To spray them would be to fumigate herself. She grabbed a magazine, rolled it up and began swatting. The immature flies were too inexperienced and slow to outwit her. After twenty minutes there were small black carcasses covering the window sill, the radiator, and much of the floor beneath the window. Some were still wriggling. She began to sweep them up. Suddenly it occurred to her to look inside her small workroom. It also had a window with a wooden shade and it faced out onto the same courtyard.
As soon as she crossed the threshold she sensed them in there. She went back for the magazine and began again; sweat seeped out of her pores, down her face, out from under her armpits, along her sides. The soles of her bare feet left wet marks on the floor. She brushed a small clump of squirming flies off the sill. She brought the broom in from the bedroom and swept a legion of tiny winged babies into the trash, then sat down on the floor depleted.
The day before, she had passed a neighbor coming up the steps and he remarked how terribly it smelled out there. On the ground floor, near the entrance to the building, was a small alley leading to the interior courtyard. Four garbage dumpsters sat there. They were overflowing. In the stifling heat, she imagined that the uncollected trash was creating the stench, but she should have recognized that smell. Years before, an old Jewish man in Williamsburg called the police at night complaining that someone in the neighborhood was burning dead bodies. He was dismissed as a crackpot, but he persisted. He had been in a concentration camp as a young man and, while fifty-odd years had gone by, he knew that smell could only mean one thing; the police had better have a look. The charred bodies turned up in a dumpster two blocks from his apartment.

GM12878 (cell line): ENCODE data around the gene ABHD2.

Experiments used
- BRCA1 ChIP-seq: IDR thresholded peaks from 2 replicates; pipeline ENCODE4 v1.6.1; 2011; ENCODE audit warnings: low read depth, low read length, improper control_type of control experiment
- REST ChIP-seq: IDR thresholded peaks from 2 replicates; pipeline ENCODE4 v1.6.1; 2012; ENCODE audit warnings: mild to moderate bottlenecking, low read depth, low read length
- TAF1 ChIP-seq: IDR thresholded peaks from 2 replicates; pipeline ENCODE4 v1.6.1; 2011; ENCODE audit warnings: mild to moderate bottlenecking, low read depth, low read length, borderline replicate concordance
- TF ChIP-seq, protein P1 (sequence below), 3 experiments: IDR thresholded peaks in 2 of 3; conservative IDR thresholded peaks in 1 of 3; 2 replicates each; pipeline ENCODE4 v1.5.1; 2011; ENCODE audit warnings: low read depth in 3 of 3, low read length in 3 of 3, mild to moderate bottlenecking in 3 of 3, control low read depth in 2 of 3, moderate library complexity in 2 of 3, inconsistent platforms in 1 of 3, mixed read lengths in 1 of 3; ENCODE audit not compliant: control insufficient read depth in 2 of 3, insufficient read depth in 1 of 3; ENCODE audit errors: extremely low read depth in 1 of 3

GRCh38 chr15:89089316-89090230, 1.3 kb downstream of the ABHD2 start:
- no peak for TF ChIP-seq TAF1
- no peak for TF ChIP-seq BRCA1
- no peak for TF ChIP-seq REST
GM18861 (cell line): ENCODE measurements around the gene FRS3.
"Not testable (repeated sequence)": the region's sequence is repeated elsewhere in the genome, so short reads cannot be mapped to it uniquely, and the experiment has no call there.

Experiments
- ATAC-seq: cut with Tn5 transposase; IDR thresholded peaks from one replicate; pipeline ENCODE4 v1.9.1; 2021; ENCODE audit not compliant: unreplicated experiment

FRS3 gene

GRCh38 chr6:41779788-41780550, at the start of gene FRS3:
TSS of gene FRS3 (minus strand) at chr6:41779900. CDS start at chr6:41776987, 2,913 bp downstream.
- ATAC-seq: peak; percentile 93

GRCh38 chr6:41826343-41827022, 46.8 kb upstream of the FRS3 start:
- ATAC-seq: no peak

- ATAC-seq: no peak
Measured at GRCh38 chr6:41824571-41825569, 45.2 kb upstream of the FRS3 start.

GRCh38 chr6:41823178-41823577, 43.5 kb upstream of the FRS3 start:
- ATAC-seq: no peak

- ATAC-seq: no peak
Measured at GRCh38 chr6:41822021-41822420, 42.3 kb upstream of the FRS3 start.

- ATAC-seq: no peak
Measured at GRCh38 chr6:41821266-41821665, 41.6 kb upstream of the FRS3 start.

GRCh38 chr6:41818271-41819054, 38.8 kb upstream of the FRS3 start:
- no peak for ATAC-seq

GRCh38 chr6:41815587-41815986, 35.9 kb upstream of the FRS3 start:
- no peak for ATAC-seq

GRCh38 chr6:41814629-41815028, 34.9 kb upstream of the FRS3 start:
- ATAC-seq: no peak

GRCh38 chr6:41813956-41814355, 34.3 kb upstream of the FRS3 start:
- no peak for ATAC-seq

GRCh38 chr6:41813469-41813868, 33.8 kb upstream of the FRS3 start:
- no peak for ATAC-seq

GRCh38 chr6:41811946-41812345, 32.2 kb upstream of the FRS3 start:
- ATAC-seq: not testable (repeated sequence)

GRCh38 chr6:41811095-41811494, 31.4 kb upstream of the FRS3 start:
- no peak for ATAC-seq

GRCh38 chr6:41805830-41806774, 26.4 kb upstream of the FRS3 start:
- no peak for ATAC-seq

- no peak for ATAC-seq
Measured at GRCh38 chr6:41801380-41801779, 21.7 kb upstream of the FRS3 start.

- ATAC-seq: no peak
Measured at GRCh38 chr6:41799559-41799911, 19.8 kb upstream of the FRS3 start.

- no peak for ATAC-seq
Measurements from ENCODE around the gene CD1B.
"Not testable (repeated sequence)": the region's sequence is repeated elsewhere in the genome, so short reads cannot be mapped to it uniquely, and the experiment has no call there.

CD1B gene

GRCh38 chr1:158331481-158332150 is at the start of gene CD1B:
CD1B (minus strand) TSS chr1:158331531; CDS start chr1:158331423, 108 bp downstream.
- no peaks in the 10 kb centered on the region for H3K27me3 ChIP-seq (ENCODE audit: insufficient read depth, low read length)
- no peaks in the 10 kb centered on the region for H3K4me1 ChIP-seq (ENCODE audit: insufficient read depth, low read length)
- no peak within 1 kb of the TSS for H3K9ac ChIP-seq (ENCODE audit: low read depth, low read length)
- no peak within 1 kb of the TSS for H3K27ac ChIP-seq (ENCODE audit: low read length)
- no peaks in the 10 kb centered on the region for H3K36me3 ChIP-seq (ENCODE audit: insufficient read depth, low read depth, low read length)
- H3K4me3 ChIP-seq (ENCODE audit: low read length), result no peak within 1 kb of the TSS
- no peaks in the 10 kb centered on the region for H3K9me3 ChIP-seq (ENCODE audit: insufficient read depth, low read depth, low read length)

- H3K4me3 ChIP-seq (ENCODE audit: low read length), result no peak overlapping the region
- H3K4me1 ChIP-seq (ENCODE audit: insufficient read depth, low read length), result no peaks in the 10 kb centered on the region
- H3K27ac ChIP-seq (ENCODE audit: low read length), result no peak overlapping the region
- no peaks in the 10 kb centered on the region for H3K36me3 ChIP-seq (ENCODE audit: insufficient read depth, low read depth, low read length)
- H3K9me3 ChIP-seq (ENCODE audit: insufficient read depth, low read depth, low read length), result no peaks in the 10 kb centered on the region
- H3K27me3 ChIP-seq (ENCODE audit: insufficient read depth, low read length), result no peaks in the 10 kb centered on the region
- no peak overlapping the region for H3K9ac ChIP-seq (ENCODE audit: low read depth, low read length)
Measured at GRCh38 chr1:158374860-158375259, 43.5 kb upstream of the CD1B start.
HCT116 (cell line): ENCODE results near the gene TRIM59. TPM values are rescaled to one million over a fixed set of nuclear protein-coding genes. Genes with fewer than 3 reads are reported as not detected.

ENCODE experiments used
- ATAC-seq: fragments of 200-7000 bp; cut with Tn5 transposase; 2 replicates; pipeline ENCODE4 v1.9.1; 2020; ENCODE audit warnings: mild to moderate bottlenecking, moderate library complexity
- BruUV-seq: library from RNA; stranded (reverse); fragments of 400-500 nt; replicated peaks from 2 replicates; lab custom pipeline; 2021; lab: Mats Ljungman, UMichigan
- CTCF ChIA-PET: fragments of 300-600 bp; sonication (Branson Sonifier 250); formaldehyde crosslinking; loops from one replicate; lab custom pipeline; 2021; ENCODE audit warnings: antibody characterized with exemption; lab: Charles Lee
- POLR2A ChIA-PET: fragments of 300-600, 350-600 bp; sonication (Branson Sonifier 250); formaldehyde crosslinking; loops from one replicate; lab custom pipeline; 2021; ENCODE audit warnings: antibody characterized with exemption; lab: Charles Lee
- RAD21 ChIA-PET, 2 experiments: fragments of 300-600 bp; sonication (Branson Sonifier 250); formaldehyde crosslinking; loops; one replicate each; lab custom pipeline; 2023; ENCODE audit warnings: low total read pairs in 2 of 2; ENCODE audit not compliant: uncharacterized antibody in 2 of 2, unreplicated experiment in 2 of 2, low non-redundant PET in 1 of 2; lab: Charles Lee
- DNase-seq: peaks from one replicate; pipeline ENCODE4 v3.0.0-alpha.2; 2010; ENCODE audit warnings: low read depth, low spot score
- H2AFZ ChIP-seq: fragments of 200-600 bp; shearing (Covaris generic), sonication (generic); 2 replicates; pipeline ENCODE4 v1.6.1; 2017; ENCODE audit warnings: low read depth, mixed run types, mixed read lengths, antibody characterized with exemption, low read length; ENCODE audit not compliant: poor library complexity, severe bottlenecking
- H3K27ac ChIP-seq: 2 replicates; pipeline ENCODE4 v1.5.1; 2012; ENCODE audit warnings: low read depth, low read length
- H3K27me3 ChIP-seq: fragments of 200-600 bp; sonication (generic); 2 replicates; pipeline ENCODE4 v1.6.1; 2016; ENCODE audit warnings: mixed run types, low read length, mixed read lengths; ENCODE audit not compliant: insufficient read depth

The next day, in the stairwell, she overhead one of the tenants being told that the man in the apartment directly above her had died. He had been dead on the floorboards above her head for five days and no one had noticed his absence.
Maggots travel in "maggot masses." They like company. They have something on their bodies called a posterior spiracle that allows them to breathe while eating twenty-four hours a day. A maggot mass can heat a corpse up to 127 degrees Fahrenheit. It can get so hot that even the maggots need to take a break on the sidelines just to cool down. Warm temperatures speed decay and make the maggots' work easier. The warmer it is, the faster they grow. It must have been 90 degrees that entire week.
There was no smell in her apartment. Outside, the stench had been vivid, but lying in bed, with his body on the floor directly above hers, she hadn't sensed him.
A fly can lay blow-fly eggs twenty-five to a hundred at a time. In warm weather, maggots can eat sixty percent of a human corpse in less than a week. Based on the number of tiny migrants that had gathered by her windows, there couldn't have been much left of the man upstairs when the police arrived. A good portion of his material remains had found their way into her apartment. A second coming. And she; she had not understood and, unwittingly, she killed him.
Susan Silas is a dual American and Hungarian national who has built a diverse career as a visual artist and writer during the past two decades. Her recent work has focused primarily on Holocaust issues, and she has produced and exhibited several major photographic and video works exploring this subject. Her writings include a meditation on her work Helmbrechts walk and numerous short stories and short non-fiction pieces, and a number of her essays were featured in ArtNet magazine. Silas received her BA in History at Reed College in Portland, Oregon, and her MFA in Fine Art and Photography at California Institute of the Arts in Valencia, California. She currently lives and works in Brooklyn, New York. Her website is susansilas.com.
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